Brexit and Wales: Towards a Partnership of Equals

Liz Saville Roberts believes a People’s Vote is on the horizon

Liz Saville Roberts is MP for Dwyfor Meirionnydd

This is an abbreviated version of a speech delivered by Liz Saville Roberts to a meeting convened by Wales for Europe.

 

There is no better metaphor for the state of our current politics than the crumbling Palace of Westminster, where I spend half my week. Precariously held together with little more than scaffolding and blu tack, I imagine the structure of the Tory Government is not too dissimilar.  

 

Both Westminster unionist parties remain divided, distracted and determined to deliver a Brexit that will see Welsh wages slashed and jobs lost.

 

Exacerbated by Brexit, the partnership of nations that make up this “United” Kingdom looks ever increasingly unequal, unsustainable and, fundamentally, unjustifiable.

 

Until recently the direction of devolution was downwards sloping – from Westminster to Wales.  With primary law-making powers and – albeit limited – tax tools, the National Assembly was gaining the means to create unique Welsh solutions to our unique Welsh problems.  Post-referendum, the inversion of that direction of travel has come crashing through our constitutional compromise.

 

The Intergovernmental Agreement signed by the Labour Government in Cardiff with the Tories in London is one of the greatest tragedies to befall Welsh democracy. The promise that Wales would get more powers as a result of Brexit is a lie worthy of being plastered on the side of Boris’s big, red bus.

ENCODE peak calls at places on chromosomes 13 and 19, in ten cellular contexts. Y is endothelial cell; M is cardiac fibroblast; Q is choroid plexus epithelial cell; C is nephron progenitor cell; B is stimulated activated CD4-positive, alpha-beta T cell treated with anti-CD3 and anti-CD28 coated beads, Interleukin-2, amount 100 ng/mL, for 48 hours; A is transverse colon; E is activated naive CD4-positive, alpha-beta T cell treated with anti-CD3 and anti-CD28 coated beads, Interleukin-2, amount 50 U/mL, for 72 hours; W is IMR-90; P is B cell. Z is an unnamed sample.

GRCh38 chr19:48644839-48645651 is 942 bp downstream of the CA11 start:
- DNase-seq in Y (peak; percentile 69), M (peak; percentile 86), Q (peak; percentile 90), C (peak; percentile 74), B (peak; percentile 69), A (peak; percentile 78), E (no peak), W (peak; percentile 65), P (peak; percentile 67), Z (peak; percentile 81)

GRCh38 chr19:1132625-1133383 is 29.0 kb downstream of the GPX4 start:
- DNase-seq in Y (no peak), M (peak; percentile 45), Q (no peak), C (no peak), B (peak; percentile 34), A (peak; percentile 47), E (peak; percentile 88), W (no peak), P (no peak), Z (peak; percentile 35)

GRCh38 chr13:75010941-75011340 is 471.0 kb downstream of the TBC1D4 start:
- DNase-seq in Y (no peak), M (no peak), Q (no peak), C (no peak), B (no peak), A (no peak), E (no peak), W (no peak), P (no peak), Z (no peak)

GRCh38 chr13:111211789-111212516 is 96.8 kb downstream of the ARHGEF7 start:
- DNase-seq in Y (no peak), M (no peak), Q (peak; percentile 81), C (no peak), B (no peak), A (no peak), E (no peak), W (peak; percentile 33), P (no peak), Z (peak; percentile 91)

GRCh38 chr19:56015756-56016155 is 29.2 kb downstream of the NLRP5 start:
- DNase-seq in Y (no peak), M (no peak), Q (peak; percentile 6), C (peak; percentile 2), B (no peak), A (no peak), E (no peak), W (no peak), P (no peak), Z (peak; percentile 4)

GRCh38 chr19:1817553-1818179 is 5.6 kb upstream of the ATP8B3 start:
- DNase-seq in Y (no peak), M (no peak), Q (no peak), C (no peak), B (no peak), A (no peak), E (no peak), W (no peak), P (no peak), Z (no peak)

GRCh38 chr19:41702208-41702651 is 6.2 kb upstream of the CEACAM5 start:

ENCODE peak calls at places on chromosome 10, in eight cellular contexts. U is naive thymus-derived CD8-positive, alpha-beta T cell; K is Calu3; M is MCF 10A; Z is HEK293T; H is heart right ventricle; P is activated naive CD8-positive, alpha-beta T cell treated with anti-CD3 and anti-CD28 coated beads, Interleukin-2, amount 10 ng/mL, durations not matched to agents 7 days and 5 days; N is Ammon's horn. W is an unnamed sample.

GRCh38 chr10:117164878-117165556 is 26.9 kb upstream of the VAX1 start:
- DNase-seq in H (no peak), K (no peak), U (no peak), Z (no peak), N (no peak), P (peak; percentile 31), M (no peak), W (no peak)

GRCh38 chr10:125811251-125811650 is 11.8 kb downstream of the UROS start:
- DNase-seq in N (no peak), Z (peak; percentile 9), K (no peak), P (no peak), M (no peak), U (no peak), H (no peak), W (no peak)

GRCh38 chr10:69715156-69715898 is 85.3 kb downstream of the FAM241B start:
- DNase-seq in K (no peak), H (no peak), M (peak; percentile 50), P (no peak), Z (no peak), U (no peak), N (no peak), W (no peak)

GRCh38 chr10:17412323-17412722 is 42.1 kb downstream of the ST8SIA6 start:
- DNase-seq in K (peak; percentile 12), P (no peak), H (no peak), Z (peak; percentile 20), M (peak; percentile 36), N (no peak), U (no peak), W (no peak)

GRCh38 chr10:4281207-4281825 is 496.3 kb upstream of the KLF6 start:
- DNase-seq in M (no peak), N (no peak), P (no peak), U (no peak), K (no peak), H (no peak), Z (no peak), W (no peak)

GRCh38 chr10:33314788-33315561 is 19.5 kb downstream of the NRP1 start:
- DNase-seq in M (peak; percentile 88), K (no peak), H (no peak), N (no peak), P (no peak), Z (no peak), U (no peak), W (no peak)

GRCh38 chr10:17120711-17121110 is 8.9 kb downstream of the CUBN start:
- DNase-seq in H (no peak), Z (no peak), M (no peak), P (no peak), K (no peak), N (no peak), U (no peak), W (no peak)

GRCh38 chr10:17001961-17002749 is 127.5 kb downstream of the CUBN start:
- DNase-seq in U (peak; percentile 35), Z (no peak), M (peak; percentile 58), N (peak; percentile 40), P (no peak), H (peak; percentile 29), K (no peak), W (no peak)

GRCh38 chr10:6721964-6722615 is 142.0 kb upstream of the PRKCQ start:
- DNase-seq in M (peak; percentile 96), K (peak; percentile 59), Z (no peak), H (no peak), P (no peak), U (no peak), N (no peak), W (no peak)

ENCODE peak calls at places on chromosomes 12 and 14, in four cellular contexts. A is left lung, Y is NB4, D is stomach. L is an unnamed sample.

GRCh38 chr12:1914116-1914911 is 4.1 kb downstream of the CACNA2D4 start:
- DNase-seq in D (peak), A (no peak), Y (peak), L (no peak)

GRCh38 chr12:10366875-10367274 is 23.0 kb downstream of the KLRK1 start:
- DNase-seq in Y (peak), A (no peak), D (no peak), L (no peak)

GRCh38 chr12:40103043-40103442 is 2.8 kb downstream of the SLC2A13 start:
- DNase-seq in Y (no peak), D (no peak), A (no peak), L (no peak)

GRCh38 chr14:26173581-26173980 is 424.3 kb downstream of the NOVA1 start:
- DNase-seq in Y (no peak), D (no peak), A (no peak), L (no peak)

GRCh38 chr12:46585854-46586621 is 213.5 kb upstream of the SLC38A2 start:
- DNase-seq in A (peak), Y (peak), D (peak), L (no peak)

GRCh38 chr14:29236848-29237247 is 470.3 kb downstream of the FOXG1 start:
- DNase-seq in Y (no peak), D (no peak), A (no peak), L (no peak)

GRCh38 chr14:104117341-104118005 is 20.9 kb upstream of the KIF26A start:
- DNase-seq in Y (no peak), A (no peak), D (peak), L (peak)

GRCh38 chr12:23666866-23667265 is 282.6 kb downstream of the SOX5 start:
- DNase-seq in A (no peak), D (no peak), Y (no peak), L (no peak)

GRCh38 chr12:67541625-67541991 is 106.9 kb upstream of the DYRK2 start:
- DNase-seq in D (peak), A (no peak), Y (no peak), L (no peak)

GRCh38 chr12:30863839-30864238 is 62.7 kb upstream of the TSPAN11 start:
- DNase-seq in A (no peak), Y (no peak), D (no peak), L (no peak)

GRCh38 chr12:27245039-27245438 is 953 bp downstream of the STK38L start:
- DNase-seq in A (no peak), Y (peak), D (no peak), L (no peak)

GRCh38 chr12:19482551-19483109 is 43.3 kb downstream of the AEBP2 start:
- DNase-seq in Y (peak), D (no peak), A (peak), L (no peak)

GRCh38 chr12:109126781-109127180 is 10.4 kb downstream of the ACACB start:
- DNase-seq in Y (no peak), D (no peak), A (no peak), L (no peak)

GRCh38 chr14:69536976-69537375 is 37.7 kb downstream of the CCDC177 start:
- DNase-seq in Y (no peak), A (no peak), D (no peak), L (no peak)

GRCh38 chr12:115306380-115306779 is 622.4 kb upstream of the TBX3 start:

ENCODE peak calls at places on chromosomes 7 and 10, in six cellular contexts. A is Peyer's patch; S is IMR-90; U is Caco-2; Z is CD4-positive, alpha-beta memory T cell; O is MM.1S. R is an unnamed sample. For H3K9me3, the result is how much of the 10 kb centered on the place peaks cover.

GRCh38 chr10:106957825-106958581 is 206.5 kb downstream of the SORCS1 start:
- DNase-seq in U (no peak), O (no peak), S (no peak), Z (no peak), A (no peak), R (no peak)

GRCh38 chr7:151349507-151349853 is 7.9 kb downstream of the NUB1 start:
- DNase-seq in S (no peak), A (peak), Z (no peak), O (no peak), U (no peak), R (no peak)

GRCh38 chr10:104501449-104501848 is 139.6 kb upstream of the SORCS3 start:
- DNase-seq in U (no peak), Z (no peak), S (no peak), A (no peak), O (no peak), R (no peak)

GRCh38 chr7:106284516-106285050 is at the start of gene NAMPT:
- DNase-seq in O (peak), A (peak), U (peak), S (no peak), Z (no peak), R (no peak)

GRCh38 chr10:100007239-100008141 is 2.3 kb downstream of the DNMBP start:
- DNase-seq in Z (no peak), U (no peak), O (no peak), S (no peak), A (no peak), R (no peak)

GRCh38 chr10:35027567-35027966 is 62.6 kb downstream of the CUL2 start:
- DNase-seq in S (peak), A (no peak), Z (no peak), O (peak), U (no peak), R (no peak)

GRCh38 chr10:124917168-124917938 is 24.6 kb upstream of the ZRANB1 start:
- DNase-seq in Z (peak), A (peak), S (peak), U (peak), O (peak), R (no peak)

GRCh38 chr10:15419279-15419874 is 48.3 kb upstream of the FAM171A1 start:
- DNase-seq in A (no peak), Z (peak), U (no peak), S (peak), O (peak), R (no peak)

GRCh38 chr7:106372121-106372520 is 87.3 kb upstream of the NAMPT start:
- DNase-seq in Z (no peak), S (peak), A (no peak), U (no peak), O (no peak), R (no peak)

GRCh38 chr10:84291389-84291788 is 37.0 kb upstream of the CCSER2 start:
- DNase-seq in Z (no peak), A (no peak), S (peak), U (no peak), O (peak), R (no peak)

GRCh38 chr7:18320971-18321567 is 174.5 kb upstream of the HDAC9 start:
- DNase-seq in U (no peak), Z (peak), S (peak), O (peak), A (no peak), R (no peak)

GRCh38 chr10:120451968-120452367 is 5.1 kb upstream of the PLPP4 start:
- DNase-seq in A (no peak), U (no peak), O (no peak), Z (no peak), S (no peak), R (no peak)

Our poverty and weak economy makes Wales a net beneficiary of EU funding.

 

Wales’ net benefit from the EU budget sits at around £79 per head: we receive £245 million more from the European Union than we pay in. There was never any question as to whether Wales’ needs were sufficient to be deserving of this money: pennies and pounds given to Wales by Europe to invest in universities, industry and infrastructure to help redress economic imbalance.

 

While Westminster still funds London at a greater rate per head than Wales, European aspirations of equality ensure Wales gets its fair share from our continental Union.

 

According to their own figures, £5bn is likely to be wiped off of the Welsh economy if we continue on the UK Government’s tattered trajectory.

 

In a no deal scenario, the damage would be immeasurably worse. Deal or no deal, our economy will be decimated, jobs will be lost, and wages will continue to decline.

 

As Leanne Wood warned, it will not be the Telegraph columnists or their banker friends who will lose their jobs.  Jacob Rees-Mogg isn’t going to sully the ancestral Limoges porcelain eating chlorinated chicken nuggets. Like the past decade of austerity, it will not be those whose greed, mendacity and short-sightedness created this chaos who will be forced to shoulder the burden.

 

Working with colleagues in the National Assembly this summer, I commissioned a poll looking at Wales’ changing attitudes towards Brexit.